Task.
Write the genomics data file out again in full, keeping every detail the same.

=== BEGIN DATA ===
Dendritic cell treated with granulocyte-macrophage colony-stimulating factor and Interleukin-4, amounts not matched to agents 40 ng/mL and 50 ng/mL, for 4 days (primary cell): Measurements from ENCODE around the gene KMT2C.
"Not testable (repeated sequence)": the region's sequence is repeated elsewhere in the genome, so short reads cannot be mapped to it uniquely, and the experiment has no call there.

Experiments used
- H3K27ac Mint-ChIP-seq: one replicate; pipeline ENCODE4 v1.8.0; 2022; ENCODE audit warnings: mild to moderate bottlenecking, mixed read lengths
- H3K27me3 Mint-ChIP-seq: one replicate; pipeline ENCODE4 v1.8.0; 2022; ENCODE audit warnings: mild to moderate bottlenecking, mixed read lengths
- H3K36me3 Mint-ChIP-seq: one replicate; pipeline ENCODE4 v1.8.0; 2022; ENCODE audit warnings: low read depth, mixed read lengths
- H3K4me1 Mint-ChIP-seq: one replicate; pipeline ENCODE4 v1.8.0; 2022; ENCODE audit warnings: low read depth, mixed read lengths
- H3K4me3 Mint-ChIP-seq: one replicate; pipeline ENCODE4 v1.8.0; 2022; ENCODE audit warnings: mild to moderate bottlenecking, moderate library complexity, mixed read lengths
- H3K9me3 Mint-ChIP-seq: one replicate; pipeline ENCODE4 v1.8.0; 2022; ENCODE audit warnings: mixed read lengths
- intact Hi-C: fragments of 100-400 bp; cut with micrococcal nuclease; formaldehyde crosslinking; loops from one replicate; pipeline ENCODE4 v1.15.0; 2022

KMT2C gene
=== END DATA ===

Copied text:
Dendritic cell treated with granulocyte-macrophage colony-stimulating factor and Interleukin-4, amounts not matched to agents 40 ng/mL and 50 ng/mL, for 4 days (primary cell): Measurements from ENCODE around the gene KMT2C.
"Not testable (repeated sequence)": the region's sequence is repeated elsewhere in the genome, so short reads cannot be mapped to it uniquely, and the experiment has no call there.

Experiments used
- H3K27ac Mint-ChIP-seq: one replicate; pipeline ENCODE4 v1.8.0; 2022; ENCODE audit warnings: mild to moderate bottlenecking, mixed read lengths
- H3K27me3 Mint-ChIP-seq: one replicate; pipeline ENCODE4 v1.8.0; 2022; ENCODE audit warnings: mild to moderate bottlenecking, mixed read lengths
- H3K36me3 Mint-ChIP-seq: one replicate; pipeline ENCODE4 v1.8.0; 2022; ENCODE audit warnings: low read depth, mixed read lengths
- H3K4me1 Mint-ChIP-seq: one replicate; pipeline ENCODE4 v1.8.0; 2022; ENCODE audit warnings: low read depth, mixed read lengths
- H3K4me3 Mint-ChIP-seq: one replicate; pipeline ENCODE4 v1.8.0; 2022; ENCODE audit warnings: mild to moderate bottlenecking, moderate library complexity, mixed read lengths
- H3K9me3 Mint-ChIP-seq: one replicate; pipeline ENCODE4 v1.8.0; 2022; ENCODE audit warnings: mixed read lengths
- intact Hi-C: fragments of 100-400 bp; cut with micrococcal nuclease; formaldehyde crosslinking; loops from one replicate; pipeline ENCODE4 v1.15.0; 2022

KMT2C gene